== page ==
Words & Deeds

Idaho lawmakers need to reconsider beer, wine at Flicks

Lawmakers should be ashamed of themselves.

By killing a bill Wednesday that would allow The Flicks and other movie houses to serve wine and beer in their theaters, the Idaho House of Representatives took another step backward in maintaining Idaho's free spirit.

The bill would have let local governments make the decision about beer, wine and movies.

Totally unreasonable.

The 30-38 vote mostly boiled down to one thing, said House Minority Leader Wendy Jaquet, who sponsored the bill: morality.

The bill would have opened the door for other theaters to allow adult beverages. Certain Idaho lawmakers apparently are mortified by the concept of a child seated next to an adult sipping chardonnay.

"Well, you know what happens in a restaurant, right?" Jaquet said.

Absolutely. I hate when everybody gets wasted at Red Robin.

Yet restaurant designation may help save The Flicks, which serves food. The issue isn't whether The Flicks can sell beer and wine, which it has done for more than two decades; it's whether patrons can carry it into theaters.

"The whole place is a restaurant," owner Carole Skinner said, "and the whole place should get to serve beer and wine. That's the position I've always had."

Unless lawmakers tackle this issue specifically — Jaquet has another bill up her sleeve that would grandfather in The Flicks and three Sun Valley-Ketchum theaters — the beer and wine debacle eventually will have to be sorted out by Idaho State Police.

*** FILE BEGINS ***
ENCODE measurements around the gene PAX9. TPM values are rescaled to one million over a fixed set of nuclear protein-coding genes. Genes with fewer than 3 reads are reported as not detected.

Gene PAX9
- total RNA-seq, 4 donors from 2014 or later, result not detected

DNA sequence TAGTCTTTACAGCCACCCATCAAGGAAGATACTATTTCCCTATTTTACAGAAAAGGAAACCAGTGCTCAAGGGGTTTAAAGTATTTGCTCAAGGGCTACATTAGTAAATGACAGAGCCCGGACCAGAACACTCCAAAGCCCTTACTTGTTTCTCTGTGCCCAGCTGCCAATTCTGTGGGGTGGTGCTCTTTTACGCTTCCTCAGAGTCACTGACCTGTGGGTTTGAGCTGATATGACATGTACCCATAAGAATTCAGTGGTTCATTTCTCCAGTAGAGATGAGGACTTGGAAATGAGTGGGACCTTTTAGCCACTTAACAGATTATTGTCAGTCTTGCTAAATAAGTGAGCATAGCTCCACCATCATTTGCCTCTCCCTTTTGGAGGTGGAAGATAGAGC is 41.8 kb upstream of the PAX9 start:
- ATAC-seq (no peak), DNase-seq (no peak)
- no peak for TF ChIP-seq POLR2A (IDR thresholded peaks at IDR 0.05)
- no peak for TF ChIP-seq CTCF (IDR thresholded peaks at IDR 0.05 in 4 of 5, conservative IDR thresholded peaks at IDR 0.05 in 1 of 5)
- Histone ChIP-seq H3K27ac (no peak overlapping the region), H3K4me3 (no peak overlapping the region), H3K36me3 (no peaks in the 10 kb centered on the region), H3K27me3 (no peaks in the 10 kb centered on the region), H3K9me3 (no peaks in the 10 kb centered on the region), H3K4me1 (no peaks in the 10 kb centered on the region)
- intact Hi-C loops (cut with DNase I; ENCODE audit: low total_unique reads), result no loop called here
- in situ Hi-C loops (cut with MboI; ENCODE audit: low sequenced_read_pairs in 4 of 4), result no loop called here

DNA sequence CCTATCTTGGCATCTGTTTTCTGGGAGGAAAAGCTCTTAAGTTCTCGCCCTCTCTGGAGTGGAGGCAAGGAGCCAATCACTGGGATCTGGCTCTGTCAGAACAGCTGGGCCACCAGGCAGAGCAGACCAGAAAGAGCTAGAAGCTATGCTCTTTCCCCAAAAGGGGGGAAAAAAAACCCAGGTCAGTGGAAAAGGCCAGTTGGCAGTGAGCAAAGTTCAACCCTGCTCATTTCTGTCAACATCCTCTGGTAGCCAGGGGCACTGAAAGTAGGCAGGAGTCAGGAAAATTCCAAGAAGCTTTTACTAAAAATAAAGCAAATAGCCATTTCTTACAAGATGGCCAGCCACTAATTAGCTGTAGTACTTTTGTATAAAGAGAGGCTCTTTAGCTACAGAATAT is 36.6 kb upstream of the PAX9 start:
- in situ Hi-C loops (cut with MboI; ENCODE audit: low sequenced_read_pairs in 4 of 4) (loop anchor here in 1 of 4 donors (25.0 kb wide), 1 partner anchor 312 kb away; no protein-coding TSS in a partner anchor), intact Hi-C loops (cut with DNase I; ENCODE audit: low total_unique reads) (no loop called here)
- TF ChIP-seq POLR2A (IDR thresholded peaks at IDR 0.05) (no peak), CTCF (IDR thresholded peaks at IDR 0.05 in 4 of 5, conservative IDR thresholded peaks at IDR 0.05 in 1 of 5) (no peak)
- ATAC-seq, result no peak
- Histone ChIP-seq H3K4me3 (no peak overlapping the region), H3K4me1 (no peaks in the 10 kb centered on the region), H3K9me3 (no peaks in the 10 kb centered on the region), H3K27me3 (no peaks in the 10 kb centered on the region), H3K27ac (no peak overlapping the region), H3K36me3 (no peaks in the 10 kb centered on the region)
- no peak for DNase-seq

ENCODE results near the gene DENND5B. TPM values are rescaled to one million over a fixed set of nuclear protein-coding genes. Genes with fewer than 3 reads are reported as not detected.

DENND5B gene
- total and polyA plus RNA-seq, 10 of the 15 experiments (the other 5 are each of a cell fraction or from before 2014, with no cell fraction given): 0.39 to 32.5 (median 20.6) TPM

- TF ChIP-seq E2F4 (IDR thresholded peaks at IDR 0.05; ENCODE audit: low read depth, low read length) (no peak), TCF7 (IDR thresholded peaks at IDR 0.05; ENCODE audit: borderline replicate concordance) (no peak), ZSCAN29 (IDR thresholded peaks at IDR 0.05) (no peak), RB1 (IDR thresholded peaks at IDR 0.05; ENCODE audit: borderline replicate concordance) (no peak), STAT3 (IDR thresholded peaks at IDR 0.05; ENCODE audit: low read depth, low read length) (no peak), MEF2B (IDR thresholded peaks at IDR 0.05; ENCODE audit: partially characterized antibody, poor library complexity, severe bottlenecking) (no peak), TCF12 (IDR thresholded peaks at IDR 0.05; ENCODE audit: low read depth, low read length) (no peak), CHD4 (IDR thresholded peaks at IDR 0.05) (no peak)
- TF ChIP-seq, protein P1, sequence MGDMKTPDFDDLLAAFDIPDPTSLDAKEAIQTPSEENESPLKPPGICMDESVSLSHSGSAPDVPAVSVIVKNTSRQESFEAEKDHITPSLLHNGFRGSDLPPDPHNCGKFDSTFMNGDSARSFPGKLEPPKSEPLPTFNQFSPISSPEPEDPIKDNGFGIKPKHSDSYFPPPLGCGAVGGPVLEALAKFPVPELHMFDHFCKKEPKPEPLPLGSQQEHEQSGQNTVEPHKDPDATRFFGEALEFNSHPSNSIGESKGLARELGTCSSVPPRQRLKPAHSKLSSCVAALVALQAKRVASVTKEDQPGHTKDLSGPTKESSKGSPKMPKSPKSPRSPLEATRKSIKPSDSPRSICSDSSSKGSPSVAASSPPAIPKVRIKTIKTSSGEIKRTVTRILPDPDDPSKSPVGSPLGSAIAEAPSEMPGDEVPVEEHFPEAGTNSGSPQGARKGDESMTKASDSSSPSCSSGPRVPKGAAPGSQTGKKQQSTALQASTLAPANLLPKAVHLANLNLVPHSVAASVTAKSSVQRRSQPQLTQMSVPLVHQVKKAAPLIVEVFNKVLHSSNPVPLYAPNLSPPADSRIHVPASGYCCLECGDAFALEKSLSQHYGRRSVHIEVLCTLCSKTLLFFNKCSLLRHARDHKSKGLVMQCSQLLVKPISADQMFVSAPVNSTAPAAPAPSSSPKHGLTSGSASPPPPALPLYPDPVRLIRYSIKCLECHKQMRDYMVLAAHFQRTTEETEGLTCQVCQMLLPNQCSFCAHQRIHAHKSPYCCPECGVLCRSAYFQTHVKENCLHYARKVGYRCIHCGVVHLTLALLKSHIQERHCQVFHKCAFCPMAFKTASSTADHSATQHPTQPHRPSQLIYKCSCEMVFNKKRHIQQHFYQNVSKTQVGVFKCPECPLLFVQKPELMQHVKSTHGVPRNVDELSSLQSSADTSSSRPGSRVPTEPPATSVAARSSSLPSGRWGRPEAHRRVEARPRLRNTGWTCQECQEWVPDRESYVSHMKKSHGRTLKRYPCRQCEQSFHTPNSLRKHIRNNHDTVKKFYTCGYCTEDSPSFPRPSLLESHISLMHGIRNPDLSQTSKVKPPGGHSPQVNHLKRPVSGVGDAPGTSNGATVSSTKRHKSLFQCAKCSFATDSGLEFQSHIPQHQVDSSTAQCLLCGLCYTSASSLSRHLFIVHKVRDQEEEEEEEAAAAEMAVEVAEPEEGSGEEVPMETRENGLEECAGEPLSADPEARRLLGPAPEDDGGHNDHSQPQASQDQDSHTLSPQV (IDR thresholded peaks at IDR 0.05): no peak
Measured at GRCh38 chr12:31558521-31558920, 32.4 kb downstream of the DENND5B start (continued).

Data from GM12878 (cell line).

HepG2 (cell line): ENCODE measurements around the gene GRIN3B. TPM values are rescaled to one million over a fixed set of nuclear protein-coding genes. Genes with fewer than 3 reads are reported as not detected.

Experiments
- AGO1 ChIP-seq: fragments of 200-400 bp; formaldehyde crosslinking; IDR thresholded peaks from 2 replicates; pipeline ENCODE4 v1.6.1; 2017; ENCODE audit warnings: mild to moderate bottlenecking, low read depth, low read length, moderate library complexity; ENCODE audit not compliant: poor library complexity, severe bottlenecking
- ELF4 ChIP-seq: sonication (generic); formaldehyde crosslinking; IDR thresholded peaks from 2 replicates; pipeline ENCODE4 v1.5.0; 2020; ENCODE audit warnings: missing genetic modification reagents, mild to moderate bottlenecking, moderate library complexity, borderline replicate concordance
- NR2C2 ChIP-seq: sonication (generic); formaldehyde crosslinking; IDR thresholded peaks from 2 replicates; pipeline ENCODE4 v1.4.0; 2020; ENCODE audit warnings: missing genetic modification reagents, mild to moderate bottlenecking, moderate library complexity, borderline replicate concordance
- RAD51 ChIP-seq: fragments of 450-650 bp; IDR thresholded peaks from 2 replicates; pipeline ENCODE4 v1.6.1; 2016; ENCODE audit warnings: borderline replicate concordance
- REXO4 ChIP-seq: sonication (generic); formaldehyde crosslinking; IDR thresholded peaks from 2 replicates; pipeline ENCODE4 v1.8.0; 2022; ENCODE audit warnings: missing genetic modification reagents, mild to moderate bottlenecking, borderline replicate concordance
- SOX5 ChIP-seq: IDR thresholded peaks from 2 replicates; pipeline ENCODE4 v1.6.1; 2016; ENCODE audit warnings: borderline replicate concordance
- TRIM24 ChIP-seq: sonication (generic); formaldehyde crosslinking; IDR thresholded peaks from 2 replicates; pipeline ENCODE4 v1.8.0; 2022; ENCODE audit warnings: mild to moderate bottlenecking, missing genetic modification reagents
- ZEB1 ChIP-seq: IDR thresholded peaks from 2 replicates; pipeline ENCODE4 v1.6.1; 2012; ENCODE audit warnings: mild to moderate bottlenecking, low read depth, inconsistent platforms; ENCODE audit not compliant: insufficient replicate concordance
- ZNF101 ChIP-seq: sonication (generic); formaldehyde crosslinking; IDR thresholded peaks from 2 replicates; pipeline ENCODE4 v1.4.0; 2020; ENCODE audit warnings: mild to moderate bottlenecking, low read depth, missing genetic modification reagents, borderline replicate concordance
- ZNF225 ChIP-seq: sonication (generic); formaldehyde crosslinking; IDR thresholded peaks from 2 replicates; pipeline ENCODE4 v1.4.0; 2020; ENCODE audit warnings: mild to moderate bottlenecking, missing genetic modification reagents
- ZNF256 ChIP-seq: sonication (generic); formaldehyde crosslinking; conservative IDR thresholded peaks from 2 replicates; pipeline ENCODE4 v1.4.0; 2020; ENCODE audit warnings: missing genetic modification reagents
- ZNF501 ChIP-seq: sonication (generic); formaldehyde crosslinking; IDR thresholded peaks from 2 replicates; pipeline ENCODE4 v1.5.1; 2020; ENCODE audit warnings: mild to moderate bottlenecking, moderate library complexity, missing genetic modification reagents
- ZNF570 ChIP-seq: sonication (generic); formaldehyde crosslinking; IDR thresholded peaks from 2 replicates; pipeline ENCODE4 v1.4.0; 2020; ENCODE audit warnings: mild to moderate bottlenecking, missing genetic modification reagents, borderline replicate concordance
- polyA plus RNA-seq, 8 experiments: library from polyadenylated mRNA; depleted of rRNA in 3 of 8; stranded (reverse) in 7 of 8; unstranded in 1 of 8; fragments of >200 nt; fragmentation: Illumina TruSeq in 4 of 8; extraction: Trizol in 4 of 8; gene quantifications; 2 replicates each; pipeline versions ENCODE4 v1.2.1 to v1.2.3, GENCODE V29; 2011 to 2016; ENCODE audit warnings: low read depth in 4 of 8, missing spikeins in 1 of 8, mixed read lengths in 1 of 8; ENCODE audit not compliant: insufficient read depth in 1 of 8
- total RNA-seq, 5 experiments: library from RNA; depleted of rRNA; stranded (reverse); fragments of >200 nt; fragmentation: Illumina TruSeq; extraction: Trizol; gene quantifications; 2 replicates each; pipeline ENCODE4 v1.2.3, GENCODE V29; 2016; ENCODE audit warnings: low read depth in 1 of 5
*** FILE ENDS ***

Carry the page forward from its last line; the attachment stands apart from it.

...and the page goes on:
Lt. Bob Clements, bureau chief of the Alcohol Beverage Control Bureau, said he would hope to work out a compromise. His concern has to do with underage drinking and keeping minors separate from alcohol.

Clements' hands are tied by laws. He also pointed out a state statute that prohibits businesses that serve alcohol from showing any film that contains sexually-related material — stuff you might see in R-rated movies.

With more pressing alcohol concerns in Idaho — and only one other ABC staffer to handle the entire state — Clements has to be serious but maintain a sense of humor about this surprisingly complex issue.

"I tell you," he joked, "it'll drive you to drink in this job."

When I moved to Idaho, I fell in love with its freedoms: No helmet law. Nerf football in the park with a sixer of tall boys. No firecrackers. (OK, the Fourth of July sucked, but, hey, I understood.)

Since then, lawmakers have consistently told Idaho adults that we are incapable of making responsible decisions. They steal our daily pleasures one by one.

I'm not sure lawmakers understand how many Boiseans are upset about this bill being killed. Even Flicks fans who work in the governor's office were apparently "flipping over it," Jaquet said.

Added Skinner: "I'm willing to bet that everybody who voted against (the bill) has never been to The Flicks."

One of my co-workers suggested that these lawmaking stiffs are afraid of what goes on in the dark, be it bikini bars or theaters. But the last time I checked, it was bright as all hell when I floated the Boise River ... beer-free. (That's my story, and I'm sticking to it.)

If lawmakers are going to wring their hands about the beer issue at The Flicks, they'd better be consistent and ban it at Alive After Five, the Western Idaho Fair and the Snake River Stampede.

Actually, I should probably just keep my mouth shut, huh?

Skinner said she's optimistic that the proposed grandfather bill will pass.

Jaquet also holds out hope.

"There are several people who voted against the bill (Wednesday) who said they would support a grandfather," she said.

Then again, "There's always a group of people that vote against any kind of alcohol-, liquor-related issues," Jaquet told me.

Nobody needs a beer more than they do.

Michael Deeds co-hosts "The Other Studio" at 9 p.m. Sundays on 94.9 FM "The River." This week: South By Southwest

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